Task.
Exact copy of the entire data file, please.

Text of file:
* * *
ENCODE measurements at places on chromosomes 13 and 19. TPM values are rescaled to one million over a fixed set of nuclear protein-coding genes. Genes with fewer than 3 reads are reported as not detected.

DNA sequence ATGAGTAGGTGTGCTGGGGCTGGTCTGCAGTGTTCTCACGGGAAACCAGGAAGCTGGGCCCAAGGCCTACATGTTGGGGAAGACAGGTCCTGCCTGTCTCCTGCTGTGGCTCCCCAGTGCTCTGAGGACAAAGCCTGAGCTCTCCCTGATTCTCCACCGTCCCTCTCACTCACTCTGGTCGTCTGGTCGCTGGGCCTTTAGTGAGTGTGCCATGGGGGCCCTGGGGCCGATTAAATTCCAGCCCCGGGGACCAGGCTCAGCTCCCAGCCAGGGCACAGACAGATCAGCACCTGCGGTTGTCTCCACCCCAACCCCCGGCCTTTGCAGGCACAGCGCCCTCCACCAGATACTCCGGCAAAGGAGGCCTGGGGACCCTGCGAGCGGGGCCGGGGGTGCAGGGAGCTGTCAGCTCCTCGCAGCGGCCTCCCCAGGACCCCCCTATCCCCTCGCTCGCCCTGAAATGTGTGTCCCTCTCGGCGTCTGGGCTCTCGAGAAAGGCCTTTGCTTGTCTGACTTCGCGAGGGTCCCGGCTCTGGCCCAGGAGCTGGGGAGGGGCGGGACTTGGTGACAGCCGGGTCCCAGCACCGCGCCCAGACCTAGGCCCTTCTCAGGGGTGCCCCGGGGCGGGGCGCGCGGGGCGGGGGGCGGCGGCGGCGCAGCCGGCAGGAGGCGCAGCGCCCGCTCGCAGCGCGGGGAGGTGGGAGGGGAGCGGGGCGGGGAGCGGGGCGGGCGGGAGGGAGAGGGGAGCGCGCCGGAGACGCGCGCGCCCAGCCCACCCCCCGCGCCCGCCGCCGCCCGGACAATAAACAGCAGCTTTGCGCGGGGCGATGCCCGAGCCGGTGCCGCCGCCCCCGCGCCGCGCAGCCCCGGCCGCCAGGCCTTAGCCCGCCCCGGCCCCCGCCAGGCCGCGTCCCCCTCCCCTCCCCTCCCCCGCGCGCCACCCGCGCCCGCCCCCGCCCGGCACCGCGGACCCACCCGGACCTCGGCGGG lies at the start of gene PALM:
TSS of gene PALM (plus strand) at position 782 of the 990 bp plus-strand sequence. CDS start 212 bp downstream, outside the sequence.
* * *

ENCODE measurements at places on chromosomes 13 and 19. TPM values are rescaled to one million over a fixed set of nuclear protein-coding genes. Genes with fewer than 3 reads are reported as not detected.

DNA sequence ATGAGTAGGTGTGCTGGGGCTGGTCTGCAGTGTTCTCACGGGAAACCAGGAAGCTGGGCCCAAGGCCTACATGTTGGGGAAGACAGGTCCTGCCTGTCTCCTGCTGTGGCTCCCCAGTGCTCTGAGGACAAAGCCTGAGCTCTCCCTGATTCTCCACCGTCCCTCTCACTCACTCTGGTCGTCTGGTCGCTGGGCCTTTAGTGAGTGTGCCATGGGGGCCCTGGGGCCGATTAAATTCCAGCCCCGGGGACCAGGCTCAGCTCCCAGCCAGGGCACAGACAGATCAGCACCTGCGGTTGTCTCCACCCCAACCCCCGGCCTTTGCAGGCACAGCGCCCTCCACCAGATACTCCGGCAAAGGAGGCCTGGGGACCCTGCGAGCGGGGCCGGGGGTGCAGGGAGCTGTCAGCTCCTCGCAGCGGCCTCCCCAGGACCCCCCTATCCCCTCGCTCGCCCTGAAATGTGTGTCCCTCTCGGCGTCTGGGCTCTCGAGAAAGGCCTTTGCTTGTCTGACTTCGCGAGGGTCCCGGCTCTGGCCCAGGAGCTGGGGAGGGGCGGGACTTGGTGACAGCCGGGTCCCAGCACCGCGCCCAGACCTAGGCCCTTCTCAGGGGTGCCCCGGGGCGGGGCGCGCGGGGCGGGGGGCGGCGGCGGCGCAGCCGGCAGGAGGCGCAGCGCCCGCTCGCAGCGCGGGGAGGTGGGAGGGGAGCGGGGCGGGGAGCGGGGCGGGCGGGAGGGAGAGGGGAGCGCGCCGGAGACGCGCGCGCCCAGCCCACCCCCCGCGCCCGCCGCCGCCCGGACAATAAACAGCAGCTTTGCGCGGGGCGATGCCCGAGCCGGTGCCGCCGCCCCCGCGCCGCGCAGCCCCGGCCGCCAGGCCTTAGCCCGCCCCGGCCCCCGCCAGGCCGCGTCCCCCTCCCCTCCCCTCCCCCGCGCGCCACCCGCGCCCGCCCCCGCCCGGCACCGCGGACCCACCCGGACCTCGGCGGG lies at the start of gene PALM:
TSS of gene PALM (plus strand) at position 782 of the 990 bp plus-strand sequence. CDS start 212 bp downstream, outside the sequence.